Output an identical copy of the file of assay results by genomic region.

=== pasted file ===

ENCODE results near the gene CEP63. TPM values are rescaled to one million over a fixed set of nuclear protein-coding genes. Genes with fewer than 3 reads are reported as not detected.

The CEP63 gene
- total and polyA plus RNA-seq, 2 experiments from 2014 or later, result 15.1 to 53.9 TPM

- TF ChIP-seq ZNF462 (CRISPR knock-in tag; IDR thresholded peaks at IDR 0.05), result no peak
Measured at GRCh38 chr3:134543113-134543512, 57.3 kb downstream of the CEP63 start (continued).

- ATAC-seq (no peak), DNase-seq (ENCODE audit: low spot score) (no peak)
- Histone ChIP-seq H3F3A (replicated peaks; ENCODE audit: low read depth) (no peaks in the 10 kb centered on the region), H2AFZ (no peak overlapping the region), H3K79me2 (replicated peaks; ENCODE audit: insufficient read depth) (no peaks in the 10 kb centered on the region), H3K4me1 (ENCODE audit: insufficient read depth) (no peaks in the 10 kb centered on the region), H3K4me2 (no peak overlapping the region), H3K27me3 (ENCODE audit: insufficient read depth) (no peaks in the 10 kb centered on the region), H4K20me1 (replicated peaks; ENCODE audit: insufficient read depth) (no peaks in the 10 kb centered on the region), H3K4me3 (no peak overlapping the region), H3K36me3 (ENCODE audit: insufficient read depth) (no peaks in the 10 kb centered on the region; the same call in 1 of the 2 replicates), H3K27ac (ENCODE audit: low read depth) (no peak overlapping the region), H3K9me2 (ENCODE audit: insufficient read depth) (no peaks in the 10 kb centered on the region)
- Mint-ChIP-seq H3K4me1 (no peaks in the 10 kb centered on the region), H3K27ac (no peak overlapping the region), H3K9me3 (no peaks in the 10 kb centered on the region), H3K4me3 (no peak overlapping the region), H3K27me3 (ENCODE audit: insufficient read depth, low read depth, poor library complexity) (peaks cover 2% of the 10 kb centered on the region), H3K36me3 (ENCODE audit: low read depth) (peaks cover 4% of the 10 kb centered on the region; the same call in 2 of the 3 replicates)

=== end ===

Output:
ENCODE results near the gene CEP63. TPM values are rescaled to one million over a fixed set of nuclear protein-coding genes. Genes with fewer than 3 reads are reported as not detected.

The CEP63 gene
- total and polyA plus RNA-seq, 2 experiments from 2014 or later, result 15.1 to 53.9 TPM

- TF ChIP-seq ZNF462 (CRISPR knock-in tag; IDR thresholded peaks at IDR 0.05), result no peak
Measured at GRCh38 chr3:134543113-134543512, 57.3 kb downstream of the CEP63 start (continued).

- ATAC-seq (no peak), DNase-seq (ENCODE audit: low spot score) (no peak)
- Histone ChIP-seq H3F3A (replicated peaks; ENCODE audit: low read depth) (no peaks in the 10 kb centered on the region), H2AFZ (no peak overlapping the region), H3K79me2 (replicated peaks; ENCODE audit: insufficient read depth) (no peaks in the 10 kb centered on the region), H3K4me1 (ENCODE audit: insufficient read depth) (no peaks in the 10 kb centered on the region), H3K4me2 (no peak overlapping the region), H3K27me3 (ENCODE audit: insufficient read depth) (no peaks in the 10 kb centered on the region), H4K20me1 (replicated peaks; ENCODE audit: insufficient read depth) (no peaks in the 10 kb centered on the region), H3K4me3 (no peak overlapping the region), H3K36me3 (ENCODE audit: insufficient read depth) (no peaks in the 10 kb centered on the region; the same call in 1 of the 2 replicates), H3K27ac (ENCODE audit: low read depth) (no peak overlapping the region), H3K9me2 (ENCODE audit: insufficient read depth) (no peaks in the 10 kb centered on the region)
- Mint-ChIP-seq H3K4me1 (no peaks in the 10 kb centered on the region), H3K27ac (no peak overlapping the region), H3K9me3 (no peaks in the 10 kb centered on the region), H3K4me3 (no peak overlapping the region), H3K27me3 (ENCODE audit: insufficient read depth, low read depth, poor library complexity) (peaks cover 2% of the 10 kb centered on the region), H3K36me3 (ENCODE audit: low read depth) (peaks cover 4% of the 10 kb centered on the region; the same call in 2 of the 3 replicates)